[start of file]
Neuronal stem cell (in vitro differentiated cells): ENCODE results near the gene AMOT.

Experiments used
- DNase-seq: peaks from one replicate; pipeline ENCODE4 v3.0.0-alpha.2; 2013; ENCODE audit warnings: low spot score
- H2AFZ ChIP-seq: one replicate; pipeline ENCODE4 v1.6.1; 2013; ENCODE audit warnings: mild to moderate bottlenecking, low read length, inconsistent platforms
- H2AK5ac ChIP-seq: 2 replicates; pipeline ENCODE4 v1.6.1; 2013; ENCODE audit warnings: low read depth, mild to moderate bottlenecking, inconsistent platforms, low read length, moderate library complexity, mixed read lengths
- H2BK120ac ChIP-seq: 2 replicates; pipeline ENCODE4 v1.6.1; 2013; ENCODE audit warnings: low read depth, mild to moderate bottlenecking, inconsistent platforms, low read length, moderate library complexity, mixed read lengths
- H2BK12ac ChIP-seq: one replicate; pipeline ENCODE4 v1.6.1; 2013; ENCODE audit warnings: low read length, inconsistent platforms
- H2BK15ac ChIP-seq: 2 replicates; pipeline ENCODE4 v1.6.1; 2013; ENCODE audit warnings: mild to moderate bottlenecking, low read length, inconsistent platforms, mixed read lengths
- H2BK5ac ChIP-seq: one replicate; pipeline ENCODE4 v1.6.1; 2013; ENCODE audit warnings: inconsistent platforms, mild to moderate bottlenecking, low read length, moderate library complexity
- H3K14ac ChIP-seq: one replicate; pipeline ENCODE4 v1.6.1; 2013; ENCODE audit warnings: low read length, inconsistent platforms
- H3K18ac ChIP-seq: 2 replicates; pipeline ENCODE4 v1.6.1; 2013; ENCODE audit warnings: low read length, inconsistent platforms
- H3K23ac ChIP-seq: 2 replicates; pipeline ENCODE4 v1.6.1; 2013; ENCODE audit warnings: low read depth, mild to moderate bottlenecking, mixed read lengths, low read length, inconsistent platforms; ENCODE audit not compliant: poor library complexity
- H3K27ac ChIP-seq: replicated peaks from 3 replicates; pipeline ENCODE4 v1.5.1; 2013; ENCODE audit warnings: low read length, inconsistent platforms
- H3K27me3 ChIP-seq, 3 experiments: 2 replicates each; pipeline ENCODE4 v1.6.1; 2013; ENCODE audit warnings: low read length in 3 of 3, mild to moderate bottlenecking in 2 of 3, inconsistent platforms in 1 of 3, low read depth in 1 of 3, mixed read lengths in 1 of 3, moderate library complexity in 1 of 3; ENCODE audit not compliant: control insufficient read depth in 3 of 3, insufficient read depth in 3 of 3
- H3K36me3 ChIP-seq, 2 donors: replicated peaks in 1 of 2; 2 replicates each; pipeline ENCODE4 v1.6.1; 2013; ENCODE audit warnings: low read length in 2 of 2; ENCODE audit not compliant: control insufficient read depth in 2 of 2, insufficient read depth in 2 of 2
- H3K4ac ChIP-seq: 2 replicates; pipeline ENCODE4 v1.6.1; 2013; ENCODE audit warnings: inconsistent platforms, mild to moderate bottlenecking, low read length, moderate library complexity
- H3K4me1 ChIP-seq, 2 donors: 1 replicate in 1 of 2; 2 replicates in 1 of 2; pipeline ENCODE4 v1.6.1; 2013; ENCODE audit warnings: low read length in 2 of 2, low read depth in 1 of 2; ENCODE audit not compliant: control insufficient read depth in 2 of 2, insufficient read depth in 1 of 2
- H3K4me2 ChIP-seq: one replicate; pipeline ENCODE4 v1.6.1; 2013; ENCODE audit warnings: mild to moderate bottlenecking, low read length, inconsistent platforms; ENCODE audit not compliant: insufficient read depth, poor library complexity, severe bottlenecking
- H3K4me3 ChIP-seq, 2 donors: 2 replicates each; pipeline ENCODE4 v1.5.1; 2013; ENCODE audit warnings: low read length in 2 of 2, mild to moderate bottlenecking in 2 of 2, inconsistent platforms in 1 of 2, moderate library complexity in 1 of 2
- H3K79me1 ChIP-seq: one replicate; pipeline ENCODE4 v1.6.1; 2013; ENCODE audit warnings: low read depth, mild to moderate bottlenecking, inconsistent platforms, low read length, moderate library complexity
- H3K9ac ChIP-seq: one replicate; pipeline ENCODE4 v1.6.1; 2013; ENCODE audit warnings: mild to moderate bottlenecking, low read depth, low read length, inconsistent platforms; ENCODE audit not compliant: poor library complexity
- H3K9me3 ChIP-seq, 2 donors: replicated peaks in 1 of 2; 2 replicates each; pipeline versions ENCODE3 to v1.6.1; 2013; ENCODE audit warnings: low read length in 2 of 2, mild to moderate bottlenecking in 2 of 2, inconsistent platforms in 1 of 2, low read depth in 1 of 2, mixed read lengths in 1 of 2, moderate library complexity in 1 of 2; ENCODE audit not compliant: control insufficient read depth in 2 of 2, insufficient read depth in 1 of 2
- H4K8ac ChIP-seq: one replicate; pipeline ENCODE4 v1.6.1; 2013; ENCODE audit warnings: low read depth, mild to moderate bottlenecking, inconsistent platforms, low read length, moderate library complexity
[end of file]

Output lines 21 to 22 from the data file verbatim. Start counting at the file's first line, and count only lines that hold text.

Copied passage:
- H3K9ac ChIP-seq: one replicate; pipeline ENCODE4 v1.6.1; 2013; ENCODE audit warnings: mild to moderate bottlenecking, low read depth, low read length, inconsistent platforms; ENCODE audit not compliant: poor library complexity
- H3K9me3 ChIP-seq, 2 donors: replicated peaks in 1 of 2; 2 replicates each; pipeline versions ENCODE3 to v1.6.1; 2013; ENCODE audit warnings: low read length in 2 of 2, mild to moderate bottlenecking in 2 of 2, inconsistent platforms in 1 of 2, low read depth in 1 of 2, mixed read lengths in 1 of 2, moderate library complexity in 1 of 2; ENCODE audit not compliant: control insufficient read depth in 2 of 2, insufficient read depth in 1 of 2